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Die Zentralität war schon da!: Die Bedeutung des öffentlichen Schienennahverkehrs für die Entstehung der Berliner City West

By Gabriel M. Ahlfeldt and Nicolai Wendland


This paper employs a multilevel market potential indicator to represent urban centrality generated by the urban railway network in Berlin from 1875–1935. Data on population are collected for the whole study period on the level of city districts (Ortsteile) and disaggregated to the level of 15 937 statistical blocks to enable detailed mapping and spatial aggregation on a micro-level. Disaggregation is conducted referring to built-up areas available in the form of historic maps which were digitized and georeferenced. The urban railway system, including network and stations, was digitally reproduced for the whole study period and merged with micro-level population data within a GIS environment to generate the centrality indicator. We find that preceding the emergence of West Berlin’s central business district during the 1920s, the area was excellently accessible by means of rail-based public transport. These findings confirm theoretical expectations that processes of urban decentralization lead to the emergence of sub-centers at those locations that are characterized by good accessibility and large market potential. For cities suffering from excessive congestion within their central business districts, our results suggest that city planners may successfully support the transformation of monocentric into polycentric cities by providing alternative sites with large market access based on an excellent transport infrastructure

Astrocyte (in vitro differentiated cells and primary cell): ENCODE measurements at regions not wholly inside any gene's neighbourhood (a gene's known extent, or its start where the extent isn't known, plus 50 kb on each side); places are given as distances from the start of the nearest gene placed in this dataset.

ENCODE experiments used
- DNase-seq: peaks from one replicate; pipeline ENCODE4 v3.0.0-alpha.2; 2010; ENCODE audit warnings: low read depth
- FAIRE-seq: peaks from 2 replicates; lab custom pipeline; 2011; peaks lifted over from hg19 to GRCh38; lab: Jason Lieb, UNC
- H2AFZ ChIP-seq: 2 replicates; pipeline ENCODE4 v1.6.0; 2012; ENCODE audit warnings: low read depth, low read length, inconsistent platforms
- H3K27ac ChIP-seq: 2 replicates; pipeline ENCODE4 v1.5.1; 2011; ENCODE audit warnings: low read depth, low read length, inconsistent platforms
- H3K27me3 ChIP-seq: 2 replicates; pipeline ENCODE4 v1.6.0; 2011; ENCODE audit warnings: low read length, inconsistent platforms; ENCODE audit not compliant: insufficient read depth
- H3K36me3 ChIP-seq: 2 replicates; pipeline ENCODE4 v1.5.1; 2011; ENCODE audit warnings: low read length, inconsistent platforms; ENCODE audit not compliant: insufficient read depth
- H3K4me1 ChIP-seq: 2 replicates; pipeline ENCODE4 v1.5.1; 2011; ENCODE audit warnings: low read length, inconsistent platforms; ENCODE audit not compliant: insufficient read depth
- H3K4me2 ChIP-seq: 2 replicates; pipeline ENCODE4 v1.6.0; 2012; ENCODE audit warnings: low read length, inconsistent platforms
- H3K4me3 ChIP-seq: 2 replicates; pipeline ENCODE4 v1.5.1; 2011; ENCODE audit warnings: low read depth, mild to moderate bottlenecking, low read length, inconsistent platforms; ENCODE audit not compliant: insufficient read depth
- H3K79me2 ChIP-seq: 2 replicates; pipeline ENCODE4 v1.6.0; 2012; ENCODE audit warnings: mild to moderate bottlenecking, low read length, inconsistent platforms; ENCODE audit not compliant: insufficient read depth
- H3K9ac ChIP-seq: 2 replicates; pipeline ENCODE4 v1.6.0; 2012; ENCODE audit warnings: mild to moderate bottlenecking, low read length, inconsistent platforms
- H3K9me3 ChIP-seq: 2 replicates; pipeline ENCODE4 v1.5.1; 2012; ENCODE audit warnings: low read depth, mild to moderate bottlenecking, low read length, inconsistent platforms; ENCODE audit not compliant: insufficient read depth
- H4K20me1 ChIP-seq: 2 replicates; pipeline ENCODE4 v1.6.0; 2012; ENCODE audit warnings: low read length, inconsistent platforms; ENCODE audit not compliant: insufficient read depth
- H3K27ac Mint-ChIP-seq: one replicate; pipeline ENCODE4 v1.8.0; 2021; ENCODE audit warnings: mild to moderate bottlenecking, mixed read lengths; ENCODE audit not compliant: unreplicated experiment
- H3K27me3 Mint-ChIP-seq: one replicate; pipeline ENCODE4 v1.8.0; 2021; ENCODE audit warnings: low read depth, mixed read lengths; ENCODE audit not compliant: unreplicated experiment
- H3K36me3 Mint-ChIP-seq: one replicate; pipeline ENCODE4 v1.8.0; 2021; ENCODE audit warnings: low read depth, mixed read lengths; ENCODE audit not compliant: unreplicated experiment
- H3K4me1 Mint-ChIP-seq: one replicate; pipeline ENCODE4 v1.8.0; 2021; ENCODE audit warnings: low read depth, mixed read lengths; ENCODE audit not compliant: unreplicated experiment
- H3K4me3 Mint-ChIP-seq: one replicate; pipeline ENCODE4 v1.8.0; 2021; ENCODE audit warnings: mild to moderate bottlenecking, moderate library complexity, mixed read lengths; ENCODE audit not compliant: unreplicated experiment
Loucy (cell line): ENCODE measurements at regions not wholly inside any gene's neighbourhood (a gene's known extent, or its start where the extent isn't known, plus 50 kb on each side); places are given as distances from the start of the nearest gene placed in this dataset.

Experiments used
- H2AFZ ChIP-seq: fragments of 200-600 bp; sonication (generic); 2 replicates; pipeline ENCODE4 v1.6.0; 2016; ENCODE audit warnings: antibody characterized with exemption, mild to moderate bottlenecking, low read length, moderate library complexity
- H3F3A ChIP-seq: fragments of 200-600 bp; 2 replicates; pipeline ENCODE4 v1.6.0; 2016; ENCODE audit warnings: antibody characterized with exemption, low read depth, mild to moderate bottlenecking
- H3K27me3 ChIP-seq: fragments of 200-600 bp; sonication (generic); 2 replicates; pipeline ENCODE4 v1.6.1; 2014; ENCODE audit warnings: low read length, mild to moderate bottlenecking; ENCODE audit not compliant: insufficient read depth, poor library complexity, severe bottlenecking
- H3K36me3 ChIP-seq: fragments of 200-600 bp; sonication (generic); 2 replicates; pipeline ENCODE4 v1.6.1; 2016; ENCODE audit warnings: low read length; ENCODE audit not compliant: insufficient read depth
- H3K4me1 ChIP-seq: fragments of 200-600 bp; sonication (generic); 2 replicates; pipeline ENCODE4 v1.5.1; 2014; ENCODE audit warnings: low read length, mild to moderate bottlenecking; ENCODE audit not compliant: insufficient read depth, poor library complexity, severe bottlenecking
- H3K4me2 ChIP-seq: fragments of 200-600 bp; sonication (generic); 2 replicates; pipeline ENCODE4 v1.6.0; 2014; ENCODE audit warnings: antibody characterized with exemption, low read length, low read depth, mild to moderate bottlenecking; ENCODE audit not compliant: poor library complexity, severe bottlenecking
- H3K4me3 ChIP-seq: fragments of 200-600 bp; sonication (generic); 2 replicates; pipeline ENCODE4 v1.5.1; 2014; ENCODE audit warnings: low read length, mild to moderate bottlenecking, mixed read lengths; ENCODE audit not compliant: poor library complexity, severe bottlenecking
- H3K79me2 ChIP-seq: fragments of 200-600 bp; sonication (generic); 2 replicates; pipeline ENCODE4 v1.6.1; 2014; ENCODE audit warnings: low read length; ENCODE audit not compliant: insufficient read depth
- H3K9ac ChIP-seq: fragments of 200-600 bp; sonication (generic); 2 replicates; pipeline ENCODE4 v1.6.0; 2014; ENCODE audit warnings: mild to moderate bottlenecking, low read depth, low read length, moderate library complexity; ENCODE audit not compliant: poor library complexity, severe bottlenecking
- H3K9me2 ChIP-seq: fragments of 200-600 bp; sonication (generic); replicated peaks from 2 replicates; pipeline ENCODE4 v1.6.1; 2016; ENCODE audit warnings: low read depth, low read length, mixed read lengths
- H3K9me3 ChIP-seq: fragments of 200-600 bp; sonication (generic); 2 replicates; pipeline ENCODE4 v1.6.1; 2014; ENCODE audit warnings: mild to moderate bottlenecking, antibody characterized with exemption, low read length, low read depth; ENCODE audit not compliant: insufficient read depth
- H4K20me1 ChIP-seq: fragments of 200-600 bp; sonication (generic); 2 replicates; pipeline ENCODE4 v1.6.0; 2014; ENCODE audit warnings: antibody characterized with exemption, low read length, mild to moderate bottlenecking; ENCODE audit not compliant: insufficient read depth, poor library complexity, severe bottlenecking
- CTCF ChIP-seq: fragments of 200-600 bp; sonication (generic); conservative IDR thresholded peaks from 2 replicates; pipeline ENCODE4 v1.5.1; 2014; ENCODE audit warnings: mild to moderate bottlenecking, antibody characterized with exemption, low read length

Topics: G Geography (General)
Publisher: Taylor & Francis
Year: 2008
OAI identifier:
Provided by: LSE Research Online
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